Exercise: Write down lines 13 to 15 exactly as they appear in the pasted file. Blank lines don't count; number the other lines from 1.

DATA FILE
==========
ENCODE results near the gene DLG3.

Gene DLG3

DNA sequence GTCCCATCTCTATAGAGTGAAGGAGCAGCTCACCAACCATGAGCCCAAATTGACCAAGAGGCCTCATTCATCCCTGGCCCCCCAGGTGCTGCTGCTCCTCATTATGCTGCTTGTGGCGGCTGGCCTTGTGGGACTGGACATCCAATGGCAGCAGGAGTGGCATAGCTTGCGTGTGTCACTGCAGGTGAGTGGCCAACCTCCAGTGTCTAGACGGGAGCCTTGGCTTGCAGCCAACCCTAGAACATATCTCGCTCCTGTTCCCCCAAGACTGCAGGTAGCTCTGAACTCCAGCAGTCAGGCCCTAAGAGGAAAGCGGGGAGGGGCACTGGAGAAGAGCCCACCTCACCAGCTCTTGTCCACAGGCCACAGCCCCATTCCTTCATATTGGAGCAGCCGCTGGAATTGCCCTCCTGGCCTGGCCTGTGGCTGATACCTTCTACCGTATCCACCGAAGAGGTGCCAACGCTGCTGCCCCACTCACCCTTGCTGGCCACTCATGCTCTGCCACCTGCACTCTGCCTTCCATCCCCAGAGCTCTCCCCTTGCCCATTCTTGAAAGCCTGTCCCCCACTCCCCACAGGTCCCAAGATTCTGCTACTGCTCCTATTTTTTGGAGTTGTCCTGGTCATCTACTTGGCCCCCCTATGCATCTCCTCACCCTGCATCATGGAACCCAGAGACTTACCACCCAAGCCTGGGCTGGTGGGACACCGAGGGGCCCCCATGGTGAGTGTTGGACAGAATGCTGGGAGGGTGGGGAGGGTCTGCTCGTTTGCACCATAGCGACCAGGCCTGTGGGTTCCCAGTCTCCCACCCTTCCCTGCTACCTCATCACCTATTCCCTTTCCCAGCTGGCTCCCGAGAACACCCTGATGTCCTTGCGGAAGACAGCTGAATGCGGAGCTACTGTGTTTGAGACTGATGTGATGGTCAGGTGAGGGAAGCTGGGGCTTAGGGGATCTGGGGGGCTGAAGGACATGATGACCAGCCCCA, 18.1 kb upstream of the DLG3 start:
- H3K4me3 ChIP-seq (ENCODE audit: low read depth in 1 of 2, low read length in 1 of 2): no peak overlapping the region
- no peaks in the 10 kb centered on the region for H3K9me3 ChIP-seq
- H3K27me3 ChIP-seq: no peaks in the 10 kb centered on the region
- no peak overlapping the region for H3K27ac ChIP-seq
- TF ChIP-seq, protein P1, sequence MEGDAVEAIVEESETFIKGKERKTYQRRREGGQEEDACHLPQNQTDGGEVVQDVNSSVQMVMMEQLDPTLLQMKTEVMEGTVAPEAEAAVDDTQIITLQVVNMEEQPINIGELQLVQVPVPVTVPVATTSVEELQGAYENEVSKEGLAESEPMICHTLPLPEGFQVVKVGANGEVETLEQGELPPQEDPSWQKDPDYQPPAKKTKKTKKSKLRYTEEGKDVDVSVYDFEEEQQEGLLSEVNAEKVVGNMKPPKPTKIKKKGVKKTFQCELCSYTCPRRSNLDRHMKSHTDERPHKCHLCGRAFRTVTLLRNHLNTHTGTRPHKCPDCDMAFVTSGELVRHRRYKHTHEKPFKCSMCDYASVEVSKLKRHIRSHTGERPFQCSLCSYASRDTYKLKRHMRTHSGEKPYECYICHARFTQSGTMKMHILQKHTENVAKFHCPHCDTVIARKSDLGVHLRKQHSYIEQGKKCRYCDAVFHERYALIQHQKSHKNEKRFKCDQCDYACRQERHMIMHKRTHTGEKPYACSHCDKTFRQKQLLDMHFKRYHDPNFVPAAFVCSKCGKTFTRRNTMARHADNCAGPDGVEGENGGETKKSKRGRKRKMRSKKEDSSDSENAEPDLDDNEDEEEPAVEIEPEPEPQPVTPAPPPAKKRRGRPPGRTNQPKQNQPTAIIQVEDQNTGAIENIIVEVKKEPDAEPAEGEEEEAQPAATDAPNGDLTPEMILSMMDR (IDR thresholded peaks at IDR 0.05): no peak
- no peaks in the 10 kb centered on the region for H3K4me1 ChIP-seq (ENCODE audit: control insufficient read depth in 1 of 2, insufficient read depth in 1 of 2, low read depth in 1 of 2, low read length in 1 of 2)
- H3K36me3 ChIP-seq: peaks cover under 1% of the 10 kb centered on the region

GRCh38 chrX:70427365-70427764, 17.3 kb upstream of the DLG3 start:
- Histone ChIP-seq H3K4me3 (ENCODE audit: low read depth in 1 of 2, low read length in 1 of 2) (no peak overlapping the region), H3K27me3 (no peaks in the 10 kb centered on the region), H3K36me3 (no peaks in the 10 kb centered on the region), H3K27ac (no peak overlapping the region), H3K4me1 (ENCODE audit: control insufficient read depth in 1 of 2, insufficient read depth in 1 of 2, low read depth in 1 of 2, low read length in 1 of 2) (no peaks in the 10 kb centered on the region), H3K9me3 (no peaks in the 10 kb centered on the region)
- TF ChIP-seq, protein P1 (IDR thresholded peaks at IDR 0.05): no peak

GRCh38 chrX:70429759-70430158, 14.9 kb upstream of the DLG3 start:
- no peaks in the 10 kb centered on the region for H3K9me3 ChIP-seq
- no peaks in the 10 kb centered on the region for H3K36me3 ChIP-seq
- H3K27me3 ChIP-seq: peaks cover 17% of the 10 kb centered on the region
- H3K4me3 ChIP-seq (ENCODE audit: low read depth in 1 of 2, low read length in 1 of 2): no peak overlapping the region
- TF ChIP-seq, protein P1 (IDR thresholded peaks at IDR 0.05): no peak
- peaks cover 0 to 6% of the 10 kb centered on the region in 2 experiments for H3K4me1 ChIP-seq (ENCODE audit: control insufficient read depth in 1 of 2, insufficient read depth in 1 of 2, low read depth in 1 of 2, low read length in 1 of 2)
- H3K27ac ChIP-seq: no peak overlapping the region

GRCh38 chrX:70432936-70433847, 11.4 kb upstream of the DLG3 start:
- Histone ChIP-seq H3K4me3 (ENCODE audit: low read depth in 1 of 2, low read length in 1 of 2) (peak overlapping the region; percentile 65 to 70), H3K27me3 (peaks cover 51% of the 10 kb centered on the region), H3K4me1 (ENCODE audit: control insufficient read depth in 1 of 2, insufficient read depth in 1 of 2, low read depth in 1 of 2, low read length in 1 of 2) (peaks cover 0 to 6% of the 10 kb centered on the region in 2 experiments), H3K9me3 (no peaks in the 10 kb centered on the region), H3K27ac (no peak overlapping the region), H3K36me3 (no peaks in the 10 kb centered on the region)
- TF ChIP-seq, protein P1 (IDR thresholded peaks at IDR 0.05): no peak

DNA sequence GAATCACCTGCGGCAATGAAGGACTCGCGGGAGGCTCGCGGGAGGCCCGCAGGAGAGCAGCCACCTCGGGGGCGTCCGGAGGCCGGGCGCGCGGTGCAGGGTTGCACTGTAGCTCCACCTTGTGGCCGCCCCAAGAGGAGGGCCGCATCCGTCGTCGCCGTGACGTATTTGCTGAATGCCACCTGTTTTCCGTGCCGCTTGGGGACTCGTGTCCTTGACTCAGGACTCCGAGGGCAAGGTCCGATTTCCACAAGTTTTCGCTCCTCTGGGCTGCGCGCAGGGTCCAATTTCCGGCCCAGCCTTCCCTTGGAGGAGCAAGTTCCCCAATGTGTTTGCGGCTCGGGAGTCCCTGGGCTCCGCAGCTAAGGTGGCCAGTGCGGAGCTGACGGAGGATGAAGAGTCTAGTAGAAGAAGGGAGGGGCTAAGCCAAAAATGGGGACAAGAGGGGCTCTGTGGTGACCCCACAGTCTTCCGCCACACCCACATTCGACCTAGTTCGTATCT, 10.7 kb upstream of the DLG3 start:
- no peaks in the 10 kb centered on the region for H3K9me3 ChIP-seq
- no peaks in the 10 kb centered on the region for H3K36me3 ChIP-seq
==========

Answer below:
- TF ChIP-seq, protein P1 (IDR thresholded peaks at IDR 0.05): no peak

GRCh38 chrX:70429759-70430158, 14.9 kb upstream of the DLG3 start:
- no peaks in the 10 kb centered on the region for H3K9me3 ChIP-seq